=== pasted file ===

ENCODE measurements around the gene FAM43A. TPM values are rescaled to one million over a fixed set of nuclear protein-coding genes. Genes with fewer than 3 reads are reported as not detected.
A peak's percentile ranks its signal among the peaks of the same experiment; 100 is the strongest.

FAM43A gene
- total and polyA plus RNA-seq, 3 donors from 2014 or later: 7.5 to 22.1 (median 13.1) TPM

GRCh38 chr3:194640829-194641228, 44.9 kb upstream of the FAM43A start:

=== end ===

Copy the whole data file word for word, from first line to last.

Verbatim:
ENCODE measurements around the gene FAM43A. TPM values are rescaled to one million over a fixed set of nuclear protein-coding genes. Genes with fewer than 3 reads are reported as not detected.
A peak's percentile ranks its signal among the peaks of the same experiment; 100 is the strongest.

FAM43A gene
- total and polyA plus RNA-seq, 3 donors from 2014 or later: 7.5 to 22.1 (median 13.1) TPM

GRCh38 chr3:194640829-194641228, 44.9 kb upstream of the FAM43A start: